Frank Navarro was the very model of a college football coach, so much so that famed artist Norman Rockwell chose him as an archetype for his painting called "The Recruit."
Navarro, who died on May 30 at the age of 91, coached at Ivy League schools Columbia and Princeton and was patriarch of a family that includes his son, Charleston entrepreneur and philanthropist Ben Navarro, and his granddaughter Emma Navarro, who won the NCAA women's tennis championship last week.
But as Ben was growing up, there was more going on in the Navarro household than film study.
“My dad talked a lot more about business and the people he admired than he did about football,” Ben Navarro, one of Frank and Jill Navarro's eight children, told The Post and Courier in 2018. “And it was discipline combined with work ethic.
“He never came to one of my sporting events, on purpose, because he wanted the focus of the house to be on creating entrepreneurs and kids who could take advantage of what this amazing country has to offer.”
Frank Navarro certainly accomplished that. Members of the Navarro family include a critical care nurse, an Army Ranger, a college tennis national champion, teachers, engineers, a television producer, philanthropists, investors, a musician, a photographer, and members of other professions, according to his obituary.
In Charleston, Ben Navarro has founded Meeting Street Schools and the Meeting Street Scholarship Fund, among other endeavors. He also owns the Volvo Car Open tennis tournament and LTP tennis centers on Daniel Island and in Mount Pleasant. His daughter, Emma, is an Ashley Hall graduate who won the NCAA women's tennis championship as a Virginia freshman last week.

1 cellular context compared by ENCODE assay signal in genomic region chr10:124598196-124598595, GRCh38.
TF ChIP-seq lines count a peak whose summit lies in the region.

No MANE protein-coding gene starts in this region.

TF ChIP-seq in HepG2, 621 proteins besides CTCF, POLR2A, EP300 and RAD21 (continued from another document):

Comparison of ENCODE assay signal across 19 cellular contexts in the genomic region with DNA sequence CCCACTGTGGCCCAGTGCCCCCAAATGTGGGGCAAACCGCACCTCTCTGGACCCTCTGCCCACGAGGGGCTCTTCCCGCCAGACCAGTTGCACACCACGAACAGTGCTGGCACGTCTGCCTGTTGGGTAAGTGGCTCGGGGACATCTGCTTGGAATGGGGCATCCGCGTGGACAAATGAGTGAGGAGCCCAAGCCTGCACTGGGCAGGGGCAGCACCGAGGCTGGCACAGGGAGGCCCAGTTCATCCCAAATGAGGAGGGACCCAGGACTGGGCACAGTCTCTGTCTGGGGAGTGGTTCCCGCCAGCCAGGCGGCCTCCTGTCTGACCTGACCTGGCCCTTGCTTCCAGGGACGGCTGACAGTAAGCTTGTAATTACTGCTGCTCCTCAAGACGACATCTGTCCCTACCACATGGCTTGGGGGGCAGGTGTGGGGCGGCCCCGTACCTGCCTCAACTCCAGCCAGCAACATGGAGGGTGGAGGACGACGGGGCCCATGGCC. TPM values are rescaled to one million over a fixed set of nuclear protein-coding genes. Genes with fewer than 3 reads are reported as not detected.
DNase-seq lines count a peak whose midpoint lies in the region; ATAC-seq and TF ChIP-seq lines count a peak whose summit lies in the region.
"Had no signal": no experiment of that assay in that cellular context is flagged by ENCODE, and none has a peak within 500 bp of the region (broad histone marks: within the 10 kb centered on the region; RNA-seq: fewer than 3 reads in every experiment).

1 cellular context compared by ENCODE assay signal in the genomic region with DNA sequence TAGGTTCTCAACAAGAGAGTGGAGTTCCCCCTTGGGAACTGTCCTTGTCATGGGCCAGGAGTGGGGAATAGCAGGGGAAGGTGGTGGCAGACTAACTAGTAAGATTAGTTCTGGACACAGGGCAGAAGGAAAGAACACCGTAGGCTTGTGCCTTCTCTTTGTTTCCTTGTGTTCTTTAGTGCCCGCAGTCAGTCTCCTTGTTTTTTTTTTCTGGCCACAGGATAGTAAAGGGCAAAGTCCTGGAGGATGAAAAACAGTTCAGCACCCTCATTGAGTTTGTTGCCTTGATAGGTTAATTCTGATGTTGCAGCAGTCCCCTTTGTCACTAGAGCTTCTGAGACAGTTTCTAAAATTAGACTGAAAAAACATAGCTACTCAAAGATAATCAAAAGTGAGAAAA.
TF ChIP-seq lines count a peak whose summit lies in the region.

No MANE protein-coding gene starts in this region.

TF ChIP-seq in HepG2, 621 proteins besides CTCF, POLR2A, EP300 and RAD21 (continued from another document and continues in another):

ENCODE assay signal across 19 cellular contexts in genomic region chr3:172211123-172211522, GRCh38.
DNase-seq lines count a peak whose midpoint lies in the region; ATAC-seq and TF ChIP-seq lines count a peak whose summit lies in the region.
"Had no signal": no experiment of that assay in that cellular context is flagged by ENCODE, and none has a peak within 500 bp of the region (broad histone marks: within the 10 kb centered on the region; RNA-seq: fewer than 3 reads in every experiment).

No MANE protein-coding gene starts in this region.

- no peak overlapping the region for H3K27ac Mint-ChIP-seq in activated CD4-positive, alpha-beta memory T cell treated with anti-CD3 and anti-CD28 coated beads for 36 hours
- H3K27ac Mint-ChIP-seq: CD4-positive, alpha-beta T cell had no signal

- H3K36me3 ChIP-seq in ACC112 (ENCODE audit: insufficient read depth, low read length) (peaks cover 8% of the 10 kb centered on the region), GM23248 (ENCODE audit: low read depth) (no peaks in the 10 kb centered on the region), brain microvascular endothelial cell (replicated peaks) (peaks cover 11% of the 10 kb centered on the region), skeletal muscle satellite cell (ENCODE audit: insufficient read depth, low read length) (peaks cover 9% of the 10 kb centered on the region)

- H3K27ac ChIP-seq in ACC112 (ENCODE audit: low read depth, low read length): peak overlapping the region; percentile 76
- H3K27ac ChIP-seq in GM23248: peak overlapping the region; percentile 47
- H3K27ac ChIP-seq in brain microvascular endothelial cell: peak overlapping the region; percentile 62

Frank Navarro was born in 1930, grew up in White Plains, N.Y., and used to catch a train into the Bronx to watch the New York Yankees. He was a three-sport letterman and football standout at White Plains High, and played on the offensive line for Maryland's undefeated national championship team in 1951. It was at Maryland where Frank met his future wife, Jill.
After serving as a commissioned officer in the Air Force, Frank Navarro entered college football coaching, first as an assistant at Columbia University. He was hired as head coach at Williams College in 1963, and that's where he came to the attention of Norman Rockwell, who used Navarro as the model for the coach in his painting titled "The Recruit."
Frank Navarro returned to Columbia as head coach, then went on to Wabash College in Indiana, where his team won 11 games in 1977. Wabash will dedicate the field at its new stadium as "Frank Navarro Field" next season. He then coached at Princeton for seven years, concluding a 30-year coaching career in 1985.
In retirement, he and Jill lived in Rhode Island, where he did radio commentary for football games at the universities of Massachusetts and Rhode Island and followed the exploits of 22 grandchildren and three great-grandchildren.
A funeral Mass for Frank Navarro is set for June 4 at St. Patrick's Church in Mystic, Conn.
In lieu of flowers, donations can be made to Meeting Street Schools at meetingstreetschools.org.